Wednesday, March 07, 2012

PILOT UNDER PROBE: Email reveals US Embassy investigating ex-employee following Gibbs' aircraft deal

Daniel Condon

The United States Embassy has been conducting queries into a former employee who is a director of the Trinidad and Tobago Air Support Company (TTAS), the company with which Commissioner of Police Dwayne Gibbs signed a $900,772 lease for light aircraft services.

The US Embassy confirmed yesterday that Daniel Condon, an airline pilot, was previously assigned to the Embassy’s Military Liaison Office, Port of Spain, and that he was employed at the US Embassy from October 2009 to July 16, 2011.

On July 14, 2011, Condon was appointed director of the TTAS, a company which its managing director Dirk Barnes incorporated on June 16, 2011, with Kevon Stafford.

Both Barnes and Stafford are former soldiers. By December 2011, the TTAS was given the contract by Gibbs.

Sources told the Express investigations were being conducted by the US Embassy’s Military Liaison Office into Condon’s alleged business transactions while employed with the Embassy.

While employed with the Embassy, Condon was paid by Deputy Commissioner of Police Jack Ewatski on two occasions—June 12, 2012, and July 3, 2010—to go flying with him.

Condon resigned from the Embassy on July 16, 2011.

Ewatski has said he hired Condon, a certified flight instructor, to fly with him so he could hone his flying skills.

E-mails obtained by the Express through reliable sources also show that Condon himself admitted he was under probe.

Sources said Condon’s active role in the business of Eddie Dallsingh, managing director of Navi Comm Avionics Ltd, was also under scrutiny.

Dallsingh had previously disclosed that he introduced (Condon) to his project which he was working on since 2002—the use of light sport aircraft in the fight against crime. Navi Comm did not get the contract.

In an e-mail dated September 5, 2011, addressed to Barnes, Dallsingh and a man named David Lewis, Condon stated: “Unfortunately I need to keep quite (quiet) for a while WRT (with regard to) my visit to Trinidad and our project.

“For some unexplained reason, the new military liaison officer (someone I have never met) has launched an investigation against me for my ‘business’ dealings while attached to the embassy.

“The ambassador is out of the country right now, but will take care of this problem when she returns. This guy is coming perilously close to slander and defamation...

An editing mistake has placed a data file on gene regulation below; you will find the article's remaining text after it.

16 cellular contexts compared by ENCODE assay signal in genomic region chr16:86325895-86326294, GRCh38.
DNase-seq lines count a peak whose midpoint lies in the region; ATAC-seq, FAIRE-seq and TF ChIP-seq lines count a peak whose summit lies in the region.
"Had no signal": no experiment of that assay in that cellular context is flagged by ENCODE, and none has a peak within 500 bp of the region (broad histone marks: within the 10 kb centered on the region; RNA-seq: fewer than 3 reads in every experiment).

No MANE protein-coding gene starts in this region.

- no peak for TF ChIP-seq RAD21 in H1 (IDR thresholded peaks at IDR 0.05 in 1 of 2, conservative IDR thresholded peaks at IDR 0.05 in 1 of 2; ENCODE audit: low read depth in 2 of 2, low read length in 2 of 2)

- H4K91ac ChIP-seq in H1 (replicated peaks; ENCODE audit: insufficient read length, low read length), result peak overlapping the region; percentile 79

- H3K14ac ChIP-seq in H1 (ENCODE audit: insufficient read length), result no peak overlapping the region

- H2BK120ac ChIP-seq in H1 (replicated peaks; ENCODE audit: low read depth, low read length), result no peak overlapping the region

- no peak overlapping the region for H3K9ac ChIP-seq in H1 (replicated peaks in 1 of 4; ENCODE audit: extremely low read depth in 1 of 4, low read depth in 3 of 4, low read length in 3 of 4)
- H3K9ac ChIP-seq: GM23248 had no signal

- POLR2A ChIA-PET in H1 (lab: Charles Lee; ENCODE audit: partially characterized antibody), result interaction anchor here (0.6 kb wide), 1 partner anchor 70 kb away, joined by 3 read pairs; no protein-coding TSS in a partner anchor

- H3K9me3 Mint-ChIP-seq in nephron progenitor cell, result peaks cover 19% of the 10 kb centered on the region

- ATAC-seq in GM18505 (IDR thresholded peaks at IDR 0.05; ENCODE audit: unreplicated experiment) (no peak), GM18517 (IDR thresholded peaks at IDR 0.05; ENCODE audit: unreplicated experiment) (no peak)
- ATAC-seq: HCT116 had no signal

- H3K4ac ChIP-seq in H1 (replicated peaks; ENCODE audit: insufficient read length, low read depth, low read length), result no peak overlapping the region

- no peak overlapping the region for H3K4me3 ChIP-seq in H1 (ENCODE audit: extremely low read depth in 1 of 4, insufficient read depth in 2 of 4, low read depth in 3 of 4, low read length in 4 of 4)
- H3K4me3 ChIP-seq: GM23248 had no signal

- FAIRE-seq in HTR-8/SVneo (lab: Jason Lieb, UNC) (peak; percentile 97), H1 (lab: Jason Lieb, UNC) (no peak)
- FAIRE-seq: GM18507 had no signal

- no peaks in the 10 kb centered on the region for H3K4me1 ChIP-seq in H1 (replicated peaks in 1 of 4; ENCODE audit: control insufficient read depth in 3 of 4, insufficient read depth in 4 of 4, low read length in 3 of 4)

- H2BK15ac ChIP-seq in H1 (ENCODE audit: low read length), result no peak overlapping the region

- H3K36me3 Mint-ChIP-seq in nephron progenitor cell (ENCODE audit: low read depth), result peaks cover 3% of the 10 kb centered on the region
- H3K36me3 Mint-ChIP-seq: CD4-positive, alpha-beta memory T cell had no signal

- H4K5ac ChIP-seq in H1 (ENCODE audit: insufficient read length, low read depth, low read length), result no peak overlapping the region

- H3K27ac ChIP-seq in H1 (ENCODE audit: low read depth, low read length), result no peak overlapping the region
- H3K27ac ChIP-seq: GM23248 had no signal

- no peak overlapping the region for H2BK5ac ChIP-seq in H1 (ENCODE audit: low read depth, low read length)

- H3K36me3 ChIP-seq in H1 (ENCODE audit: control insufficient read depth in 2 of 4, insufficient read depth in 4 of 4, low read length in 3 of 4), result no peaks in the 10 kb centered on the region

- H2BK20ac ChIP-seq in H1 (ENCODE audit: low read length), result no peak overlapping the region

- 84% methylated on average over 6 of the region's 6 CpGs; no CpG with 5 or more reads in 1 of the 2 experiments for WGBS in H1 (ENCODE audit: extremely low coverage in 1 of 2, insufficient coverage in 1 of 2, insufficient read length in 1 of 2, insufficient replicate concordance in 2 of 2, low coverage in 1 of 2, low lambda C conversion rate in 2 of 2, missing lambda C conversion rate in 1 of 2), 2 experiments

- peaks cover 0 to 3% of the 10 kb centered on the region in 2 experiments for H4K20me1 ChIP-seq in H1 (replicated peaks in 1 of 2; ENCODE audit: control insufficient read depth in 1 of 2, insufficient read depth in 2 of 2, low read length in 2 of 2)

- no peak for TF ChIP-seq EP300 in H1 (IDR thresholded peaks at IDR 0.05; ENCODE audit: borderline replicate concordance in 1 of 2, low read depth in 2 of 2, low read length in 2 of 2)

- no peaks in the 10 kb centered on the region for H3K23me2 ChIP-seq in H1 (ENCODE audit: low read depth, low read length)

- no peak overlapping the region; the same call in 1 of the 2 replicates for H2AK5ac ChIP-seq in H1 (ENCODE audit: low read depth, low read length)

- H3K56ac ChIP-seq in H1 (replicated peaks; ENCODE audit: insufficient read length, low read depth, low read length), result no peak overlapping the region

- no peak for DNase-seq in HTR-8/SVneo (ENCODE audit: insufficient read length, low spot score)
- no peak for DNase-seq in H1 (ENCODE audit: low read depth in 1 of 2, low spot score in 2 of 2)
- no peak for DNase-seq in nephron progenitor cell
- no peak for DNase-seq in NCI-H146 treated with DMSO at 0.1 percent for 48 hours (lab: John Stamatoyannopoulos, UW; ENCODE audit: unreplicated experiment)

“Let me let the dust settle, and the Ambassador but (put) him in his place... I’ll keep you posted.”

Contacted yesterday, Dallsingh confirmed two officers from the US Embassy contacted and visited him in January and February of this year, querying Condon’s conduct and dealings, if any, with his company.

He also confirmed receiving the above e-mail from Condon.

Dallsingh refused to offer further comment, except to say he trusted Condon to help him secure a deal with the Trinidad and Tobago Police Service as he (Condon) was an employee of the US Embassy and had many important links.

In response to e-mailed questions from the Express yesterday, which included whether Condon was under probe and whether the Embassy was aware of the content of the e-mail sent by Condon, Alexander McLaren, US Embassy public affairs officer, stated:

“All US government employees are expected to uphold the highest standards of personal integrity and avoid any appearances of impropriety. Specific rules apply to specific positions and situations, but it is our general policy that we do not comment on any possible investigations.”

McLaren was asked: “Does Mr Condon have the authority to engage in contractual relationships with the Trinidad and Tobago Police Service while employed at the Embassy?” His response was, “No.”

He also emphasized that “the United States Government has no involvement in any light aircraft project with any ministry, agency or service of the Government of the Republic of Trinidad and Tobago”.

“The US Embassy maintains a robust and collaborative partnership with the Government of Trinidad and Tobago on a number of security-related and other areas,” stated McLaren.

The Express tried to contact Condon for comment, but neither calls to his phone nor e-mails were answered.

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